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*Doug Williams was born on this date in 1955. He is a Black football executive and former quarterback and coach.
Douglas Lee Williams was born in Zachary, Louisiana, a town of about 8,000 people located near Baton Rouge. Williams attended Grambling State University where he played under head coach Eddie Robinson. In his first two seasons, he played on the same team as future NFL receiver Sammy White. Williams guided the Tigers to a 36–7 (.837 winning percentage) record as a four-year starter and led the Tigers to three Southwestern Athletic Conference Championships. Williams was named Black College Player of the Year twice. In 1977, Williams finished fourth in the Heisman Trophy voting, he graduated from Grambling with a bachelor's degree in education, and he began work on his master's degree before the 1978 NFL Draft.
Despite the success that he enjoyed on the field, Tampa Bay Buccaneers offensive coordinator Joe Gibbs was the only National Football League coach that visited Williams to work him out and scout him. Gibbs recommended that the Buccaneers select Williams with their first-round draft choice. Williams is best known for his performance with the Washington Redskins in Super Bowl XXII against the Denver Broncos, where he was named Super Bowl MVP after passing for 340 yards and four touchdowns, a single-quarter Super Bowl record which he set in the second quarter, making him the first black quarterback to both start and win a Super Bowl. Following his playing career in the NFL, Williams worked on television in 1990 as a college football analyst for the Black Entertainment Television (BET).
Despite enjoying the change of pace, Williams longed to return to football and when a high school head coaching position opened up in 1991 at the new Pointe Coupee Central High School in the unincorporated Labarre area of Pointe Coupee Parish, Louisiana, Williams applied for the job and was hired for the position. Williams led the 35-player team to a 5–5 record in the season, including an upset of the second-ranked school in the state. In 1992, Williams was able to move on to the coach to his former high school in Zachary, now renamed Northeast High. Playing its home games on a field bearing his name, Williams was able to lead the team to an undefeated regular season, finally falling in the state semi-finals. During the 1993 Louisiana HS playoffs, his team notably knocked out Isidore Newman High School, then led by senior quarterback Peyton Manning.
Williams moved to the collegiate coaching ranks in 1994, when he was hired as the running backs coach for the football team of the United States Naval Academy. He began coaching at Morehouse College in 1997. He was named the head football coach at Grambling State University in 1998. He led the Tigers to three consecutive Southwestern Athletic Conference titles from 2000–2002, before leaving to rejoin the Tampa Bay Buccaneers as a personnel executive. Williams is currently a member of the College Football Hall of Fame (inducted in 2001); however, he's not currently inducted at the pro level. Williams was named the director of professional scouting for the Tampa Bay Buccaneers in February 2009. In 2009, Williams and fellow Grambling State alumnus James Harris co-founded the Black College Football Hall of Fame. Each year, several notable football players from historically black colleges and universities are entered in its hall of fame at an induction ceremony in Atlanta.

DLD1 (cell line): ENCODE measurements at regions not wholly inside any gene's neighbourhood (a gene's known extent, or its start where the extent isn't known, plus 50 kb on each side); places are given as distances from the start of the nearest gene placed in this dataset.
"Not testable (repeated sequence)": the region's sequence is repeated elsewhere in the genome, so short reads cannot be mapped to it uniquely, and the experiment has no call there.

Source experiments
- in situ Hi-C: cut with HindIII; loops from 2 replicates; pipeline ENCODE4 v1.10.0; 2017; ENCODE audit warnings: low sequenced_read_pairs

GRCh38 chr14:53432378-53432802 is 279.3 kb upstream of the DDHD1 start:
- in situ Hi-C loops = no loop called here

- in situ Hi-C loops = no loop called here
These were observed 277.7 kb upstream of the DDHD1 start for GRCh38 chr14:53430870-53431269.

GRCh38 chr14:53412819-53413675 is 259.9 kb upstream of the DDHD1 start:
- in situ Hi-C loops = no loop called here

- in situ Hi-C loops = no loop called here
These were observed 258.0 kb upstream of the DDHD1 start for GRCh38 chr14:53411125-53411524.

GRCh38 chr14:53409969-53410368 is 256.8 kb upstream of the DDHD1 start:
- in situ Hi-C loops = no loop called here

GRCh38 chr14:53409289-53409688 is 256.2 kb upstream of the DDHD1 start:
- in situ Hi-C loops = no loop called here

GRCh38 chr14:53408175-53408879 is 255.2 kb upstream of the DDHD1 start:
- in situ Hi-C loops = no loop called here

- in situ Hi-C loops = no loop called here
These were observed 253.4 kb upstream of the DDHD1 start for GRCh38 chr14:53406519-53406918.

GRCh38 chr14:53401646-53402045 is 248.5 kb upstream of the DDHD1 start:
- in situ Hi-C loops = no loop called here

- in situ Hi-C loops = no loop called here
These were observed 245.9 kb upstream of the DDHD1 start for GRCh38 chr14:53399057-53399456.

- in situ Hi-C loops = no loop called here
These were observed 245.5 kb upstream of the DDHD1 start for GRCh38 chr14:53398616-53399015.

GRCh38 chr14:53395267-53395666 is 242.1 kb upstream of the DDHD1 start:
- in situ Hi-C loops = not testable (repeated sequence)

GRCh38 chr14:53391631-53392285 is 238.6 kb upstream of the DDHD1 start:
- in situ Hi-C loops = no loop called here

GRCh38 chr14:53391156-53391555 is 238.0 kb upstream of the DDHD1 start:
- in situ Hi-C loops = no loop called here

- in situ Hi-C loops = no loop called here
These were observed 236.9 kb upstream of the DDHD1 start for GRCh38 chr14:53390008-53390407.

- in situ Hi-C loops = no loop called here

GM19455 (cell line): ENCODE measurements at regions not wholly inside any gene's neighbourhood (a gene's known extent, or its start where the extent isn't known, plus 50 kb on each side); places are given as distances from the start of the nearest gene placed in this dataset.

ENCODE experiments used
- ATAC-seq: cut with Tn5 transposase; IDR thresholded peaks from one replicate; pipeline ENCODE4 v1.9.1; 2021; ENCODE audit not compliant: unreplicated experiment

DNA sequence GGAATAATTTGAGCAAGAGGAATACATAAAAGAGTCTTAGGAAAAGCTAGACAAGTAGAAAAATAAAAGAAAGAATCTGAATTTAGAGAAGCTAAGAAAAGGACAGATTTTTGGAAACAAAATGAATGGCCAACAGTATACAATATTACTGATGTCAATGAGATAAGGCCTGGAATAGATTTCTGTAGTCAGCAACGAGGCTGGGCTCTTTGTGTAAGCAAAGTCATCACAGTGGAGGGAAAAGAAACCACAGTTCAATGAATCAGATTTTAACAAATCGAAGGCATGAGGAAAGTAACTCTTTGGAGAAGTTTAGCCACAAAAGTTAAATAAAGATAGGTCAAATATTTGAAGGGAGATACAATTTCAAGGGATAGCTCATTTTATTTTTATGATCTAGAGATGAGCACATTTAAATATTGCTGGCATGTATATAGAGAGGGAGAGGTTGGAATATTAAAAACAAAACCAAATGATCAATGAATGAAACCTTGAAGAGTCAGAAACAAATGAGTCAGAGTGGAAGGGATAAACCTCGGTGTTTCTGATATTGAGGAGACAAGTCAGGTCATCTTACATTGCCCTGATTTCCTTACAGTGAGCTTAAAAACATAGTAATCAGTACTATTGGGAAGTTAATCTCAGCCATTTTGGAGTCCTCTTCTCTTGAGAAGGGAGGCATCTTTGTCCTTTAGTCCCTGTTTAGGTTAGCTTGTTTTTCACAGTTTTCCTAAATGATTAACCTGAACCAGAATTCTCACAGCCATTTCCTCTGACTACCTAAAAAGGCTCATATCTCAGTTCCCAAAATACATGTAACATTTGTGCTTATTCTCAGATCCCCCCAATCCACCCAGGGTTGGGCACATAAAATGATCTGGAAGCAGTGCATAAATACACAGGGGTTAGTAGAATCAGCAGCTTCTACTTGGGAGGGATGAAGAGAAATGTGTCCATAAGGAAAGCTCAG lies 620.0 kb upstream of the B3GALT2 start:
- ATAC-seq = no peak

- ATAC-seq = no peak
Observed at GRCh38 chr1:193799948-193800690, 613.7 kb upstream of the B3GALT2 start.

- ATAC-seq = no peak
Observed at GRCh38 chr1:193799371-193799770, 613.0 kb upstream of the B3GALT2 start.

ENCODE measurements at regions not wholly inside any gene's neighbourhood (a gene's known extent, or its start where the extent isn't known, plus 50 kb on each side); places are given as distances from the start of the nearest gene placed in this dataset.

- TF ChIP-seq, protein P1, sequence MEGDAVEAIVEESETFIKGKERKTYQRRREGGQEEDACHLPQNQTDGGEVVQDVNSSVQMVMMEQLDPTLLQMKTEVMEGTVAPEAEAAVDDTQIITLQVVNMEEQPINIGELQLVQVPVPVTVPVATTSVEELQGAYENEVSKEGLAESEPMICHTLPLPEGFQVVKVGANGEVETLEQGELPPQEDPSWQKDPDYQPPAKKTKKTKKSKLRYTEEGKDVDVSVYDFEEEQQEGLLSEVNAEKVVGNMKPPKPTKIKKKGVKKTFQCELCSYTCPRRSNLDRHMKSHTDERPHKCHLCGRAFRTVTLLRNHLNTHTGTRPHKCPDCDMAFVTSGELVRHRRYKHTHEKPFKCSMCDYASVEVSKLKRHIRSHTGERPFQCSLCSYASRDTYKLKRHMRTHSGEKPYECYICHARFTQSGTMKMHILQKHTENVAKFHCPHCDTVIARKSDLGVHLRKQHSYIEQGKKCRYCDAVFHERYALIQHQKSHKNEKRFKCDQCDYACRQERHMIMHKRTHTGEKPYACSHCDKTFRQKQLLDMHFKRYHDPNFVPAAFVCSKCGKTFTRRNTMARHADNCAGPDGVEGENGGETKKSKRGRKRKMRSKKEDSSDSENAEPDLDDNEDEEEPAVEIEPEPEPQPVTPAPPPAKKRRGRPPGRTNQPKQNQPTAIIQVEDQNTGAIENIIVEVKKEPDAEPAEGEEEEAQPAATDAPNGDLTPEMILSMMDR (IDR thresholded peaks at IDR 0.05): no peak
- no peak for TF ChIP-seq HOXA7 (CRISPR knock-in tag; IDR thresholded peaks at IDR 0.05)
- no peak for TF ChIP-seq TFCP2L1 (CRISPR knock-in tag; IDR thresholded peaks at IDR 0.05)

He was hired as general manager of the Norfolk expansion franchise in the United Football League, now known as the Virginia Destroyers. On February 21, 2011, Williams resigned from the Destroyers to begin his second stint as the head football coach at Grambling State University. He was fired from this position on September 11, 2013. In February 2014, Williams rejoined the Redskins as a personnel executive. The hiring marked Williams’ return to the Redskins. Williams was promoted to the position of Senior Vice President of Player Personnel in June 2017. In July 2019, Grambling State honored Williams by naming a street in his honor on the college's campus. In 2020, Williams was named the team's senior vice president of player development. The following year he became a senior advisor to the team president.
Williams and his wife, Raunda, have eight children: Laura, Lee, Ashley, Adrian, Doug, Jr., Jasmine, Temessia, and Carmaleta. His sons Adrian and Doug Jr. (D.J.) are both accomplished collegiate athletes. Adrian played basketball for Brown University until graduating after the 2010–11 season while D.J. signed to play for his father at Grambling State University. Doug's nephew Johnny Huggins also played in the NFL.